Series: Advances in Asian Human-Environmental Research Volume: 2
200 pages, 10 colour & 6 b/w illustrations
Managing the Future of Southeast Asia's Valuable Tropical Rainforests provides current knowledge about tropical rain forest genetics and its implications for the profitable and sustainable management of forest resources in Southeast Asia. Each chapter covers a major topic in the evolutionary biology of tropical rain forest trees and how management systems interact with these natural dynamics. Authors provide an up-to-date and insightful review of important scientific findings and conclude with practical recommendations for the modern forester in Southeast Asia. Several chapters provide compelling discussions about commonly neglected aspects of tropical forestry, including the impact of historical dynamics of climate change, anthropogenic threats to genetic viability, and the important role of wildlife in maintaining genetic diversity. These discussions will promote a deeper appreciation of not only the economic value of forests, but also their mystery and intangible values. The silvicultural industry in Southeast Asia is a major contributor to the regional economy but the connection between scientific research and the application and development of policy could be improved upon. Managing the Future of Southeast Asia's Valuable Tropical Rainforests will help bridge that gap.
Managing the Future of Southeast Asia's Valuable Tropical Rainforests will prove beneficial reading for forestry students, professional forest managers, and policy makers, who do not have technical training in genetics. It is also intended for non-specialists who are involved in the tropical timber industry, from the local forest manager to the international timber purchasing agent.
1. Forest Management Systems in Southeast Asia Shaharuddin Mohamad Ismail
2. A Biogeographic History of Southeast Asian Forests K.M. Wong
3. Gene Flow, Mating Systems and Inbreeding Depression in Natural Populations of Tropical Trees Yoshihiko Tsumura
4. Threats to Genetic Viability of Southeast Asian Forest Species Wickneswari Ratnam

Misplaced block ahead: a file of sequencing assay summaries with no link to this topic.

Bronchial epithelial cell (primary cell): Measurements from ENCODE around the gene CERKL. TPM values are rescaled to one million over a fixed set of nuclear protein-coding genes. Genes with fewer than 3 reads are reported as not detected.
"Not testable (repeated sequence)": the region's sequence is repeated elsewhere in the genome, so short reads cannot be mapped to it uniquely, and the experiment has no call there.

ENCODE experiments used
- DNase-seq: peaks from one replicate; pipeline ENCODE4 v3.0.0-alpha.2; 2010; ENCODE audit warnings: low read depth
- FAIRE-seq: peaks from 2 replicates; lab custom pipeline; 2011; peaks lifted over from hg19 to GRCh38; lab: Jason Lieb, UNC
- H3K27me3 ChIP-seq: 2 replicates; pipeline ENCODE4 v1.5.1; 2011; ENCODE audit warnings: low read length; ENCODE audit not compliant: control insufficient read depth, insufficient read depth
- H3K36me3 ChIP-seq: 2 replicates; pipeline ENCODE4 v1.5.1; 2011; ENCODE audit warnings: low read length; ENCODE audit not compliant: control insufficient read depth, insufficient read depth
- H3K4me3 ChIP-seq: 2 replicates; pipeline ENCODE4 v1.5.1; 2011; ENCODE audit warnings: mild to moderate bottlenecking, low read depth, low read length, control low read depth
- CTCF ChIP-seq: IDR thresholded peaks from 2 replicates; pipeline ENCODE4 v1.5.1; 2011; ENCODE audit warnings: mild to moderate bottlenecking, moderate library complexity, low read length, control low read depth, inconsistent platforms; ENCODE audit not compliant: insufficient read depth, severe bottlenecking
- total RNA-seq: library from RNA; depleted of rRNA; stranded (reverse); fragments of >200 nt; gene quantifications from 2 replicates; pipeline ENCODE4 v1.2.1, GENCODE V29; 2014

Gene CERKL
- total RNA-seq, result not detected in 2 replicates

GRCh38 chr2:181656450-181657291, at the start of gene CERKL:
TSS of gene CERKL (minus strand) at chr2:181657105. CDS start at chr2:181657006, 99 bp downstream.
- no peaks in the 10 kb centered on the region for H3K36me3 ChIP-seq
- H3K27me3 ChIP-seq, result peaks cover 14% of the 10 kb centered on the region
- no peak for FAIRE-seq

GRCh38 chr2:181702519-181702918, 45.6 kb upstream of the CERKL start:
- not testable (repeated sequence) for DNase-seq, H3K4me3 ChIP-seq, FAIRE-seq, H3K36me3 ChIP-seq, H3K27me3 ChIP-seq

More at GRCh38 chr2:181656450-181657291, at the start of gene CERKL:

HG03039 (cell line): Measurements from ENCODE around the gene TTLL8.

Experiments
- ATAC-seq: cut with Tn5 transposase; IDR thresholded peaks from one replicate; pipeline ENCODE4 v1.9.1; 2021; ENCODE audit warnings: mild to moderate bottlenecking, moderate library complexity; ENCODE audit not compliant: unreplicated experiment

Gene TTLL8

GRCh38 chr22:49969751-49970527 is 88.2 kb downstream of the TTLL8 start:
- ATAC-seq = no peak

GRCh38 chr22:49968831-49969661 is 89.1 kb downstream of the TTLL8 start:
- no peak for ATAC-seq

5. The Importance of Animals in the Forest Richard Corlett
6. Synthesis and Options for Sustainable Management Shaharuddin Mohamed Ismail and Wickneswari Ratnam
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Dr. Wickneswari obtained her B.Sc. Honours in Genetics and Ph.D. in mycology and plant pathology from University of Malaya in June 1982 and June 1988 respectively. She joined the Forest Research Institute Malaysia as Research Officer in October 1986 and was promoted to Senior Research Officer and Head of Genetics Unit in 1993 and 1996 respectively. In January 1998 she joined Universiti Kebangsaan Malaysia as Associate Professor and was promoted to Professor of Plant Genetics and Biotechnology in August 2005. She has been involved in extensive research on population genetics of exotic and indigenous tree species (e.g. acacias, rattans, dipterocarps, ramin, grasses) and plant genomics and breeding (acacias and rice).
Dr. Cannon obtained his B.A. in Biological Anthropology at Harvard University and received his Ph.D. in Botany from Duke University. He holds joint appointments as an Associate Professor in the Department of Biological Sciences at Texas Tech University and a Professor in the Chinese Academy of Sciences. Currently, he is based in the Xishuangbanna Tropical Botanical Garden, leading a research group on the evolution and ecology of Southeast Asian rainforest trees.